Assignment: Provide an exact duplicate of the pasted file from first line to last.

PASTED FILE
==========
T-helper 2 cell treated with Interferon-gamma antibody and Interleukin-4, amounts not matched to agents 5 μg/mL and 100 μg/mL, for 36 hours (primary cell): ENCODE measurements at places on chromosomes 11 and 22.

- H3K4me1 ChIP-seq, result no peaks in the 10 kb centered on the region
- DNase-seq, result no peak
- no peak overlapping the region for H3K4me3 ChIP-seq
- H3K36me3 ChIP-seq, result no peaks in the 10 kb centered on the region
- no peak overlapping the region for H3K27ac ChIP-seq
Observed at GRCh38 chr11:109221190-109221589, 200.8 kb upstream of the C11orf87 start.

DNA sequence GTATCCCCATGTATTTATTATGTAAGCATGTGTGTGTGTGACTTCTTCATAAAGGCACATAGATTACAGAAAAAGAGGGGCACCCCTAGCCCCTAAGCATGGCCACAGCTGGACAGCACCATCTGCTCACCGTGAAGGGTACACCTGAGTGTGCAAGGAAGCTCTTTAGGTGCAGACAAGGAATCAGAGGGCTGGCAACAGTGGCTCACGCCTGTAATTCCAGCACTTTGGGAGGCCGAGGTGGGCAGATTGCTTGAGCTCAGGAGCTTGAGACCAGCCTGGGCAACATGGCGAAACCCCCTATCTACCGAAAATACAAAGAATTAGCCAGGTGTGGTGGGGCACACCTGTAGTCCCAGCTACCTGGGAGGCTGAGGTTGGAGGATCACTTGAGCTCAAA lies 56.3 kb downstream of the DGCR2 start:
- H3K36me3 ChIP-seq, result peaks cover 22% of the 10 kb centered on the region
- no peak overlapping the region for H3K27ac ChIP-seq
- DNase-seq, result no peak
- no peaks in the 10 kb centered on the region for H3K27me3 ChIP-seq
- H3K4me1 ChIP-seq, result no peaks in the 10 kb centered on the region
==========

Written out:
T-helper 2 cell treated with Interferon-gamma antibody and Interleukin-4, amounts not matched to agents 5 μg/mL and 100 μg/mL, for 36 hours (primary cell): ENCODE measurements at places on chromosomes 11 and 22.

- H3K4me1 ChIP-seq, result no peaks in the 10 kb centered on the region
- DNase-seq, result no peak
- no peak overlapping the region for H3K4me3 ChIP-seq
- H3K36me3 ChIP-seq, result no peaks in the 10 kb centered on the region
- no peak overlapping the region for H3K27ac ChIP-seq
Observed at GRCh38 chr11:109221190-109221589, 200.8 kb upstream of the C11orf87 start.

DNA sequence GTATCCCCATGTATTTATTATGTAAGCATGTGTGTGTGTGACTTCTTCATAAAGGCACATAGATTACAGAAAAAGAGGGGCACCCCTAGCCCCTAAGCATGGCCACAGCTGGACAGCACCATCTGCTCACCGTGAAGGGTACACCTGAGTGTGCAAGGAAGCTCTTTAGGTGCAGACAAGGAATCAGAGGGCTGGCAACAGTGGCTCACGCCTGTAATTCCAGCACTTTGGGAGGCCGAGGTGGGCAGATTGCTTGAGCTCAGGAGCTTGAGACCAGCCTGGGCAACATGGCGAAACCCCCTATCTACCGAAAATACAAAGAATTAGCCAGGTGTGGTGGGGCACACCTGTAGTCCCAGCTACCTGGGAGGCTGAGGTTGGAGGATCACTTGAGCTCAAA lies 56.3 kb downstream of the DGCR2 start:
- H3K36me3 ChIP-seq, result peaks cover 22% of the 10 kb centered on the region
- no peak overlapping the region for H3K27ac ChIP-seq
- DNase-seq, result no peak
- no peaks in the 10 kb centered on the region for H3K27me3 ChIP-seq
- H3K4me1 ChIP-seq, result no peaks in the 10 kb centered on the region